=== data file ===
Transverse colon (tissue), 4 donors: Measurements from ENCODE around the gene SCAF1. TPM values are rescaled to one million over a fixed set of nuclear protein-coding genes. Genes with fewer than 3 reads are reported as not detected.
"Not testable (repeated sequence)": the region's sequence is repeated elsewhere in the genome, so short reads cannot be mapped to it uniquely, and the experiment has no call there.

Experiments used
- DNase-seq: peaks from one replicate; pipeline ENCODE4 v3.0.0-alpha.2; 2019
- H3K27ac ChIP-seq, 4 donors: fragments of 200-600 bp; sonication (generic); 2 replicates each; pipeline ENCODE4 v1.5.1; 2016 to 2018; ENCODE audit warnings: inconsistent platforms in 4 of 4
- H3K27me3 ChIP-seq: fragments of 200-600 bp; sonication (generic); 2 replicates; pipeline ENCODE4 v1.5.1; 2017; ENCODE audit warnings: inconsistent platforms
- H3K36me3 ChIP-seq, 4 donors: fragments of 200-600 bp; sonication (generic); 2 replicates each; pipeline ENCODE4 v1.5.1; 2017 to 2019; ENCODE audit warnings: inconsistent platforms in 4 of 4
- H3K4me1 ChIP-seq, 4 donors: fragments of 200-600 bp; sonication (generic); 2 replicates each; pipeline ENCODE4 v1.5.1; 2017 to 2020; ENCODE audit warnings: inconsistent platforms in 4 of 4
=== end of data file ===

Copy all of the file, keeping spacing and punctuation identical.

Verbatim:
Transverse colon (tissue), 4 donors: Measurements from ENCODE around the gene SCAF1. TPM values are rescaled to one million over a fixed set of nuclear protein-coding genes. Genes with fewer than 3 reads are reported as not detected.
"Not testable (repeated sequence)": the region's sequence is repeated elsewhere in the genome, so short reads cannot be mapped to it uniquely, and the experiment has no call there.

Experiments used
- DNase-seq: peaks from one replicate; pipeline ENCODE4 v3.0.0-alpha.2; 2019
- H3K27ac ChIP-seq, 4 donors: fragments of 200-600 bp; sonication (generic); 2 replicates each; pipeline ENCODE4 v1.5.1; 2016 to 2018; ENCODE audit warnings: inconsistent platforms in 4 of 4
- H3K27me3 ChIP-seq: fragments of 200-600 bp; sonication (generic); 2 replicates; pipeline ENCODE4 v1.5.1; 2017; ENCODE audit warnings: inconsistent platforms
- H3K36me3 ChIP-seq, 4 donors: fragments of 200-600 bp; sonication (generic); 2 replicates each; pipeline ENCODE4 v1.5.1; 2017 to 2019; ENCODE audit warnings: inconsistent platforms in 4 of 4
- H3K4me1 ChIP-seq, 4 donors: fragments of 200-600 bp; sonication (generic); 2 replicates each; pipeline ENCODE4 v1.5.1; 2017 to 2020; ENCODE audit warnings: inconsistent platforms in 4 of 4